[caption id="attachment_128297" align="aligncenter" width="3300"] (AP Photo/Jim Cole) 


Wisconsin Gov. Scott Walker is gearing up for his presidential campaign where he will have to defend his views on a number of issues to formidable opponents, but right now, it's his own family that is  disagreeing with Walker.

In an interview with the Washington Post, Walker's wife Tonette shared the divide in their family over gay marriage.

Following last month's Supreme Court ruling on same-sex marriage, Tonette told the Post of her sons' reaction to their father's comments where he called the ruling "a grave mistake."

“That was a hard one.  Our sons were disappointed. . . . I was torn. I have children who are very passionate [in favor of same-sex marriage], and Scott was on his side very passionate," she said.

Tonette told the Post that her close cousin who she described as "like a sister" recently married her partner of 18 years.  Walker's son Alex was the best man.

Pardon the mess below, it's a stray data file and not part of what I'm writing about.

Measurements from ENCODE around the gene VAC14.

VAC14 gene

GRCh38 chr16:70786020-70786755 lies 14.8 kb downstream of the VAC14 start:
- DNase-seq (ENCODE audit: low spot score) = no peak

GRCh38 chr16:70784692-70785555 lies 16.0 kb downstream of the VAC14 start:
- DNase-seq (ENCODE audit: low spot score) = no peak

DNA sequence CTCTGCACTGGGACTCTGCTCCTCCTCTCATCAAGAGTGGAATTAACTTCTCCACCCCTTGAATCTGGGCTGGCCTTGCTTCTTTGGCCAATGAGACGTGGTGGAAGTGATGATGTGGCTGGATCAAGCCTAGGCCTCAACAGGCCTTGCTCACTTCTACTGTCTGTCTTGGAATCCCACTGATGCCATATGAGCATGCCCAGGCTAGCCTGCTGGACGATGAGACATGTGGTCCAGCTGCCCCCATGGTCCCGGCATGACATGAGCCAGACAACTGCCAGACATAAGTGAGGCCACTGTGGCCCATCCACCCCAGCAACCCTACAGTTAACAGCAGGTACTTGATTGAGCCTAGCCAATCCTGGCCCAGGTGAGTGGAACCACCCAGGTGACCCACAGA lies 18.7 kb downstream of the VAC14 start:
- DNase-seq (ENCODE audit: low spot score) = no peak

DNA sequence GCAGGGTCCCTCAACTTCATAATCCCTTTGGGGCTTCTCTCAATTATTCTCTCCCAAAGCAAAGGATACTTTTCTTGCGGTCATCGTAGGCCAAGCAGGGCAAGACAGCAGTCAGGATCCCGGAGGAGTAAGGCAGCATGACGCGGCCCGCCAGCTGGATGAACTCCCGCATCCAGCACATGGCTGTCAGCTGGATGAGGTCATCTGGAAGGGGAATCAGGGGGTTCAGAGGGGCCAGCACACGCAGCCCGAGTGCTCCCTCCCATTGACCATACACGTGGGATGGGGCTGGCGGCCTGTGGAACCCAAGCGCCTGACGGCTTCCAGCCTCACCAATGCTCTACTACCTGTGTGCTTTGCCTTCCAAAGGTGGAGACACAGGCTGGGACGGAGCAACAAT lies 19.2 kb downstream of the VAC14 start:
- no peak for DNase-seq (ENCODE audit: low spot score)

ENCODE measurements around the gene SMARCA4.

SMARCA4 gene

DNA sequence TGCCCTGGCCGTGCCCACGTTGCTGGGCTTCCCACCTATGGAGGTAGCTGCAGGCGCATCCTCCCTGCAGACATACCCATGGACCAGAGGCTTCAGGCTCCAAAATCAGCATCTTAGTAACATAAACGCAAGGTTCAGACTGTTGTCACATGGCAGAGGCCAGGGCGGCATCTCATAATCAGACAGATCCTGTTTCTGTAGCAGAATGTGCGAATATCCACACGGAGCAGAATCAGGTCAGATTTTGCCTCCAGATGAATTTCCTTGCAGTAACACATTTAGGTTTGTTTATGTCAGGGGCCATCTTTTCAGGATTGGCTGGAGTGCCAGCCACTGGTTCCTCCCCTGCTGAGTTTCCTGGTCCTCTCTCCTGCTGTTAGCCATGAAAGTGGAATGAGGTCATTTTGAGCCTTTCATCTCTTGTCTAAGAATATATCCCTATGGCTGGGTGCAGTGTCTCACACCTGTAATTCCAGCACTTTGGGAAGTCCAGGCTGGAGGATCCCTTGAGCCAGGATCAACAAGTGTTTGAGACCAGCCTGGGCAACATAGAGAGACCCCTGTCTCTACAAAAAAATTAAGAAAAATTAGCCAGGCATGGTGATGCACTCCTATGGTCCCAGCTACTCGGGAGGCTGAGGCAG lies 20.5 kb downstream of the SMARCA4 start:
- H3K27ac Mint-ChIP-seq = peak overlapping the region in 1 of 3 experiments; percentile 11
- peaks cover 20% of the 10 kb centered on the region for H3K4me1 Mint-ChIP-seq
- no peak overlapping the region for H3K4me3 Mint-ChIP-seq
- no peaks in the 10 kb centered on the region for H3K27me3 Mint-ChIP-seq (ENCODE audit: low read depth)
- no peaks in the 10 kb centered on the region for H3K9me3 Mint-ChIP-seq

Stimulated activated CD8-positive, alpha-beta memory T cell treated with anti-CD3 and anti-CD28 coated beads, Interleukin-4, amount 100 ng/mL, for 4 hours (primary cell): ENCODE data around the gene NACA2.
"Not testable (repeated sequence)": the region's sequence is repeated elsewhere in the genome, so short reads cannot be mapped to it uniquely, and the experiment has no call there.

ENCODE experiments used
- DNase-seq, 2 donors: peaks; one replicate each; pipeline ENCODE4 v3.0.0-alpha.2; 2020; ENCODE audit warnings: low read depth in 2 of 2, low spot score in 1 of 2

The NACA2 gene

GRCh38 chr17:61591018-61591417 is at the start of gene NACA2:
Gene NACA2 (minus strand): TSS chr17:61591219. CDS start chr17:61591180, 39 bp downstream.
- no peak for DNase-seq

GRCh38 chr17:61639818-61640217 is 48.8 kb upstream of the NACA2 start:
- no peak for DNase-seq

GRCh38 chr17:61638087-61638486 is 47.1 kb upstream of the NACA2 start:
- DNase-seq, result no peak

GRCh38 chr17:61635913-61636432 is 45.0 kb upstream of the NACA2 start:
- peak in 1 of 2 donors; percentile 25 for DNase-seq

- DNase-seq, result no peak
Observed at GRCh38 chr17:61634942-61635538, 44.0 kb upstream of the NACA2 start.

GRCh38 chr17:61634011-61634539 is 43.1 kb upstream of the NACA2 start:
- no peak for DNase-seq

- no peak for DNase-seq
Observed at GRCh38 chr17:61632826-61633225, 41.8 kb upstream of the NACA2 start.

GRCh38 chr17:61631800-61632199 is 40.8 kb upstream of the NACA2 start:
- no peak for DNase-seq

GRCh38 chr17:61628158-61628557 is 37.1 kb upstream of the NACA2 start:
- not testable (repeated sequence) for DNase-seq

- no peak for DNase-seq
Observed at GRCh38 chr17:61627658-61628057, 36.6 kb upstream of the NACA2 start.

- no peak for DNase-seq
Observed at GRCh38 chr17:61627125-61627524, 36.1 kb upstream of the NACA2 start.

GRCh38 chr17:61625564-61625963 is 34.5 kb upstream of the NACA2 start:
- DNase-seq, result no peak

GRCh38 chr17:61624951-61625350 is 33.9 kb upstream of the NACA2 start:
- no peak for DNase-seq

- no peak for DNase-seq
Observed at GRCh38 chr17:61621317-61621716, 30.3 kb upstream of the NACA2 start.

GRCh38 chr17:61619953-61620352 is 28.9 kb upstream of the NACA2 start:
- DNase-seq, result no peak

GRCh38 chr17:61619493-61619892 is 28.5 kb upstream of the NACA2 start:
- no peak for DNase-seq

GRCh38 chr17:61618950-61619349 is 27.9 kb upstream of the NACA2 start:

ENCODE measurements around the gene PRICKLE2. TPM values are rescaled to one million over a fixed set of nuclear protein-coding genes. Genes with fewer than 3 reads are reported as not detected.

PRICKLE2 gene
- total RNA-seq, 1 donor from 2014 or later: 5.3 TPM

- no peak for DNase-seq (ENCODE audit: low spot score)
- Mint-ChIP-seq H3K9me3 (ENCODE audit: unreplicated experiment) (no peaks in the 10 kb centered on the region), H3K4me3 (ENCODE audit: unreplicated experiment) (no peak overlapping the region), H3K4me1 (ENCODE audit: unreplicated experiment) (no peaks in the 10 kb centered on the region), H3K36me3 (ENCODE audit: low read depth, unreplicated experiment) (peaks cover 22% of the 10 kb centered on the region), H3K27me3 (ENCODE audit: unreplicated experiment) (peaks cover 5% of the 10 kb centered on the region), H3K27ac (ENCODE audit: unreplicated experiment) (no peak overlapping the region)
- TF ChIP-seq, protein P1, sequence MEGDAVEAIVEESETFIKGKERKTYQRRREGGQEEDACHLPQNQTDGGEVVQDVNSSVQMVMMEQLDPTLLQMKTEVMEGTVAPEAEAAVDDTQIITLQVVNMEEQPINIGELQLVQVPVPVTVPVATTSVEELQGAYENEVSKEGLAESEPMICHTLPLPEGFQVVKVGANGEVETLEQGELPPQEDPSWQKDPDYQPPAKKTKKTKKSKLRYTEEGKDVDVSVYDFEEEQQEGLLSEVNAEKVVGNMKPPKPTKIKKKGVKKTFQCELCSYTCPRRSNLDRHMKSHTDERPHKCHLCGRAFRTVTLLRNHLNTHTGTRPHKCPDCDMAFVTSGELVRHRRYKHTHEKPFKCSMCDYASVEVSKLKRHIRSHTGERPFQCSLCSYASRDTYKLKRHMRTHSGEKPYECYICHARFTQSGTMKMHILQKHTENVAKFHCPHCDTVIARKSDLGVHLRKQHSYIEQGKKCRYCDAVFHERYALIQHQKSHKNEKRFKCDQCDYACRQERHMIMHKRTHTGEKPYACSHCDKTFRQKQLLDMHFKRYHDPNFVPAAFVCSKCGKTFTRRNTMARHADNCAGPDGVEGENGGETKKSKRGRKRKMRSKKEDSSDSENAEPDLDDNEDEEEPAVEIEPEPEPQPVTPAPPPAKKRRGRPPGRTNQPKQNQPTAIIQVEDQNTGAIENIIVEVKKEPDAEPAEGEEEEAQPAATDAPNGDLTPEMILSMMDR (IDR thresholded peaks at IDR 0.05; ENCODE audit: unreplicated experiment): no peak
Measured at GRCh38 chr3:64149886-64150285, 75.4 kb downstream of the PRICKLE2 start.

Her husband, who is not known for shying away from expressing his stance on divisive issues, is poised to become a formidable GOP candidate after his impending announcement, but Tonette says her family isn't always in line with the governor's beliefs.

Tonette told the Post, “Do I agree with him all the time? No. But most of the time things work out a lot better than I think they will.”

Her husband diplomatically responded to his wife's admission that they -- shockingly -- aren't always 100 percent in agreement.

“It doesn't mean I change my position," Gov. Walker said in response to his wife's admission. "[It could lead to] finding a different way of explaining it, so they can appreciate where I am coming from."

The disapproval of Walker's sons Matt and Alex - who have taken time off from college to help their dad's campaign - may have also been taken into account on gay marriage.

The day after the Supreme Court ruling, Walker said to a Colorado crowd that people needed to "respect the opinions of others in America."

It seems as though Walker's family may be helping prepare him for disagreements more than an entire staff of advisers could.